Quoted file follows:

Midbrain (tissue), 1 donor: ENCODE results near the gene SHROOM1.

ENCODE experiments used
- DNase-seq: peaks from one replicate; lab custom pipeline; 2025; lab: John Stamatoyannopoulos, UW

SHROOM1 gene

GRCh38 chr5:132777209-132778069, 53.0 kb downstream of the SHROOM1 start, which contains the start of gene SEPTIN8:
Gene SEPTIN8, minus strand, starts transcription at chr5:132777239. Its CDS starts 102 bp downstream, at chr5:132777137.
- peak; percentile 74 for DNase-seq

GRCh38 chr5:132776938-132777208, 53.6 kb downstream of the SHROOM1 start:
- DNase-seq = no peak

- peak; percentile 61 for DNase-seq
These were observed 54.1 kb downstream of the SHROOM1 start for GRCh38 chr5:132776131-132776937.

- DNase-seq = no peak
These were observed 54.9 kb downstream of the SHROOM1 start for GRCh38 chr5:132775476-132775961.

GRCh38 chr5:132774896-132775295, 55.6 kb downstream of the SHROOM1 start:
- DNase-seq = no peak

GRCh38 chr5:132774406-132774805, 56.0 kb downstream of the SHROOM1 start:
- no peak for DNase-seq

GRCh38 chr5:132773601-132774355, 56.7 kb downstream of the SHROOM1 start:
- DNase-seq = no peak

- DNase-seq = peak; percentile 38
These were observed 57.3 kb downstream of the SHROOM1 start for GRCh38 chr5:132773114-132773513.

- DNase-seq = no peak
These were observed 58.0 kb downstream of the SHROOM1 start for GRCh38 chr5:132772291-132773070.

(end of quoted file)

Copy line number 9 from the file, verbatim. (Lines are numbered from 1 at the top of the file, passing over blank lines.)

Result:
- DNase-seq = no peak